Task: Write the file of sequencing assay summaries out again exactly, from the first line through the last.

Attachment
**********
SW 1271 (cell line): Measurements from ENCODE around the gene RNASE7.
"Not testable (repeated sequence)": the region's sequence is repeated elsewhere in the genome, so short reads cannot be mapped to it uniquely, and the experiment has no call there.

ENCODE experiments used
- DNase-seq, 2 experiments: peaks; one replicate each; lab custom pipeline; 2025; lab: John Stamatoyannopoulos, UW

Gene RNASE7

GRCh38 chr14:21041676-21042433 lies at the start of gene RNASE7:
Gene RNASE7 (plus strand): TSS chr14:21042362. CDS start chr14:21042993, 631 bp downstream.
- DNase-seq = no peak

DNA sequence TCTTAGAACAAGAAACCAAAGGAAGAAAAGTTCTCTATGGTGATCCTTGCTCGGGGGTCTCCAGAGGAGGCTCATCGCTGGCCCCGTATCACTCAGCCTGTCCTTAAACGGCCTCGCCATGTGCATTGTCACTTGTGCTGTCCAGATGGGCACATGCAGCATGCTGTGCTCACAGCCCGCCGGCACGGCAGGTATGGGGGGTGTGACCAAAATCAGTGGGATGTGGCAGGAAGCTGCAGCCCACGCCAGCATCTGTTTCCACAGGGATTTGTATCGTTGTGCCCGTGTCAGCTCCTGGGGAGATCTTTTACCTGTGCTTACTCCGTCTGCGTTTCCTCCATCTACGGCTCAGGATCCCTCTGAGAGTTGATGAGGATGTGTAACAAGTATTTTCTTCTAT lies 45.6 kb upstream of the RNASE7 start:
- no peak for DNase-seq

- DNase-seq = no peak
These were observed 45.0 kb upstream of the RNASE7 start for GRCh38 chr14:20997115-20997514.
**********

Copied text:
SW 1271 (cell line): Measurements from ENCODE around the gene RNASE7.
"Not testable (repeated sequence)": the region's sequence is repeated elsewhere in the genome, so short reads cannot be mapped to it uniquely, and the experiment has no call there.

ENCODE experiments used
- DNase-seq, 2 experiments: peaks; one replicate each; lab custom pipeline; 2025; lab: John Stamatoyannopoulos, UW

Gene RNASE7

GRCh38 chr14:21041676-21042433 lies at the start of gene RNASE7:
Gene RNASE7 (plus strand): TSS chr14:21042362. CDS start chr14:21042993, 631 bp downstream.
- DNase-seq = no peak

DNA sequence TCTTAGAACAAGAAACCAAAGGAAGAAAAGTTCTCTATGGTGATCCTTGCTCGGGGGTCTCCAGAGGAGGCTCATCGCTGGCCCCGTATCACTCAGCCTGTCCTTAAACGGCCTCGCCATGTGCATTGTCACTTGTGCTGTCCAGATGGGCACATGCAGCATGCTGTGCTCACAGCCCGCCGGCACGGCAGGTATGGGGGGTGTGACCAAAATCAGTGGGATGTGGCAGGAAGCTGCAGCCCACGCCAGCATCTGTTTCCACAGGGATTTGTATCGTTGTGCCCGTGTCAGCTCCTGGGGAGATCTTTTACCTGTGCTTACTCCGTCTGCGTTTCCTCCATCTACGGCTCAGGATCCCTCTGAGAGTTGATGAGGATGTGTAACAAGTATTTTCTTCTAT lies 45.6 kb upstream of the RNASE7 start:
- no peak for DNase-seq

- DNase-seq = no peak
These were observed 45.0 kb upstream of the RNASE7 start for GRCh38 chr14:20997115-20997514.